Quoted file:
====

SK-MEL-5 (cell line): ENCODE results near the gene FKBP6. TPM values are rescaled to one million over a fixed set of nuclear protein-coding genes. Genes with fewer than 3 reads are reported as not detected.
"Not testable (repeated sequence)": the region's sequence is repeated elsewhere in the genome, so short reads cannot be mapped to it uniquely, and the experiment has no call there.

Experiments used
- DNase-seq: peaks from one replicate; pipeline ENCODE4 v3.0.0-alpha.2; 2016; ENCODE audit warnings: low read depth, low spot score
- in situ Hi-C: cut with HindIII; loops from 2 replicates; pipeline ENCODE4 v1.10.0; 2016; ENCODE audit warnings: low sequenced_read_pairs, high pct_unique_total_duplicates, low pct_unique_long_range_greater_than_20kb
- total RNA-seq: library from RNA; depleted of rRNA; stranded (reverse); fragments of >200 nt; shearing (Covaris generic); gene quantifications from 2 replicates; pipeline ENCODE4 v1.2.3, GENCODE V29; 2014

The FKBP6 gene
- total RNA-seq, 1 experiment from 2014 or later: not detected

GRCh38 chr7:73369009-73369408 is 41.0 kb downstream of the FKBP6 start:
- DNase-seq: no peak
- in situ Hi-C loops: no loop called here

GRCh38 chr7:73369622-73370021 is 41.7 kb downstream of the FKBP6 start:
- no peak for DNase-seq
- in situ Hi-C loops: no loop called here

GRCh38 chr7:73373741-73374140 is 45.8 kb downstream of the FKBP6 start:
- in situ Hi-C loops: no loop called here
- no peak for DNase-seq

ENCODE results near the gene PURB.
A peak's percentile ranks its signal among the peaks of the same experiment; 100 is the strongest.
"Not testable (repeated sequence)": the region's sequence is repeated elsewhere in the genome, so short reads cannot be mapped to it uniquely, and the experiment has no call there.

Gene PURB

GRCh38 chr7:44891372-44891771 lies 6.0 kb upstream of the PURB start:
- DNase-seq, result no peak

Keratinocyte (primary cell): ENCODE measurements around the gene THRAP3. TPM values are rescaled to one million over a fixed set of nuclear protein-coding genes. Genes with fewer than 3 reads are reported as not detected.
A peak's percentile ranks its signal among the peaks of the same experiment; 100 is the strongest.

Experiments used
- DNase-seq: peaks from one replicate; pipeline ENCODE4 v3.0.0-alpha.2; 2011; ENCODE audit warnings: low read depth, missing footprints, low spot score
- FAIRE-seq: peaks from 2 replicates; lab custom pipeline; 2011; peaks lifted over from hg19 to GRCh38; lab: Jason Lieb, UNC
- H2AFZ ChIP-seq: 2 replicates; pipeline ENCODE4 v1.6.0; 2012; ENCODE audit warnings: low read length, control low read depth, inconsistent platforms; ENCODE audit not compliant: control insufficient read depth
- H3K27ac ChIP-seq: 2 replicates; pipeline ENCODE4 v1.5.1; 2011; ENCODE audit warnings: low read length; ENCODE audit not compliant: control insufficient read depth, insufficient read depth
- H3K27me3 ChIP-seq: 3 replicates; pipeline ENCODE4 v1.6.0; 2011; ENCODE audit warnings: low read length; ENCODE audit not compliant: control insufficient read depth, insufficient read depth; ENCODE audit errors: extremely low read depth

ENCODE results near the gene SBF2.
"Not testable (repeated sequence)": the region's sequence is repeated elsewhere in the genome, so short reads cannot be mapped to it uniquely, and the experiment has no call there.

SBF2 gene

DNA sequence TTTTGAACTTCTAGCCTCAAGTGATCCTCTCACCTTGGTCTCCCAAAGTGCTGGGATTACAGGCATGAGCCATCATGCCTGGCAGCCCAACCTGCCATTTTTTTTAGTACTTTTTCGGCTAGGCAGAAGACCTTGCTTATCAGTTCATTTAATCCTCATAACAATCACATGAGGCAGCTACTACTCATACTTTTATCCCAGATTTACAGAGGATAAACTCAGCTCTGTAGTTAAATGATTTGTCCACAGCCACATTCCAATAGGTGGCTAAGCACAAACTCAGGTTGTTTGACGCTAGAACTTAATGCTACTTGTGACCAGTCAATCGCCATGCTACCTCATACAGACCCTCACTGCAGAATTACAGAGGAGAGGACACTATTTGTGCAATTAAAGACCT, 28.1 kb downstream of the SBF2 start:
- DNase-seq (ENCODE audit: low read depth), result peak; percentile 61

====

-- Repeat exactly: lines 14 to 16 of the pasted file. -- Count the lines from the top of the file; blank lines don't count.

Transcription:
- in situ Hi-C loops: no loop called here

GRCh38 chr7:73373741-73374140 is 45.8 kb downstream of the FKBP6 start:
- in situ Hi-C loops: no loop called here